The head of the Suez Canal Authority has warned that there is no timeline for freeing the 220,000-ton container ship that has blocked one of the major arteries of world trade, with attempts likely to shift to unloading its cargo if it fails. may be lifted in the coming days.
Efforts to liberate the once data continued on Saturday, with salvage experts deploying powerful dredgers and tugs, but Osama Rabie, who heads the authority, said they might have to resort to what he called ‘plan C’ – and anyway some of the thousands of containers on board.
Shipping and salvage experts have warned that moving to unload the ship’s containers would likely delay the canal’s reopening by weeks, cutting supply chains for everything from auto parts and raw materials like crude oil to children’s toys. , are seriously disturbed.
About 12 percent of all shipping runs via the Suez Canal, the fastest route from Europe to Asia. Dozens of container ships and oil tankers have already begun to circumnavigate Africa, a route that will add more than a week to travel time, and some ships have been ordered to unload cargo at nearby ports.
Rabie said there was some hope on Friday as the vessel, which sits diagonally across the two banks of the canal, showed some signs of “reaction” to the dredging efforts and the multiple tugs deployed to try to tow it off. The stern and rudder had moved, he said.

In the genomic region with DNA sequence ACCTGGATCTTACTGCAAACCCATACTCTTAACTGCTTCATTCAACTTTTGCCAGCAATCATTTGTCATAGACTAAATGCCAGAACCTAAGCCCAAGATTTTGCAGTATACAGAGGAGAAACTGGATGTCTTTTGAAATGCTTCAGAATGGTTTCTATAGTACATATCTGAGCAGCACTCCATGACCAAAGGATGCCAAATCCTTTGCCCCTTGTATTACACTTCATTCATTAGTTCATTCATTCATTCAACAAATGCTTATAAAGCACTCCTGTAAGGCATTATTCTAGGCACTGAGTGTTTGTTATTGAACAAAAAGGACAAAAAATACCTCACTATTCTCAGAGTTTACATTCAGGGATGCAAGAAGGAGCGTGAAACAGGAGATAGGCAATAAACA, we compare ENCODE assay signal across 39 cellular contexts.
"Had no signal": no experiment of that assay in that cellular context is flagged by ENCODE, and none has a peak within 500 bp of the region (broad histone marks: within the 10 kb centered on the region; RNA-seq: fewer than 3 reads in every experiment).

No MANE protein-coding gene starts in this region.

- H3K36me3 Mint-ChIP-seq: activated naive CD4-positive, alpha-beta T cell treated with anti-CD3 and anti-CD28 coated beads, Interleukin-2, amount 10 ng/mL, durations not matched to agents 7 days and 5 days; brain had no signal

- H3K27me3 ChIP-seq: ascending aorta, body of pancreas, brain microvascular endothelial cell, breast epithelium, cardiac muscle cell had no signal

But he added that low tide had thwarted the latest attempts.
The White House said on Friday that the US was offering assistance to Egyptian authorities to help liberate the ship, in a sign that concerns about the canal’s closure have reached the highest levels of international government.
But it is not clear what additional assistance the US could provide, as international recovery companies are already in Egypt.
The logistics of unloading 40-foot containers, which can weigh about 30 tons when full, from a height of nearly 60 meters is far from simple, as the accident is far from any port infrastructure.
Peter Berdowski, CEO of Boskalis – owner of Smit Salvage who has worked to free the ship – said late Friday that he still hoped the ship could be released early next week “but everything will have to end exactly. Just before that.”
“The bow is really stuck in the sandy clay, but the stern is not completely pushed into the clay, which is positive,” Berdowski told Dutch TV program Nieuwsuur on Friday, according to Reuters.
He added that more heavy tugs would arrive this weekend.
“We hope that a combination of the tugs, sand dredging at the bow and a high tide will allow us to get the ship free,” said Berdowski.
Mediterranean Shipping Company, the world’s second-largest shipping group, said on Saturday that the world was experiencing “one of the biggest disruptions to world trade in recent years,” and warned that customers will see a “deterioration in the reliability of the supply chain should expect “. Even if the channel could be unblocked quickly.
“Sailing around the Cape of Good Hope is an option on some routes, while in others it is more about working closely with our customers to see what other solutions we can come up with,” said Caroline Becquart, MSC’s senior vice president.
“Unfortunately, even when the canal reopens due to the huge backlog of ships anchored, it will lead to an increase in arrivals at certain ports and we may have new congestion problems.”
Rabie said the number of ships waiting to pass through the canal had risen to about 320.
Lloyd’s List estimates that more than $ 10 billion a day in goods has been delayed at the channel’s north and south entrances since the Ever Given got stuck on Tuesday.
Rabie said Egypt was losing up to $ 14 million a day in channel funds.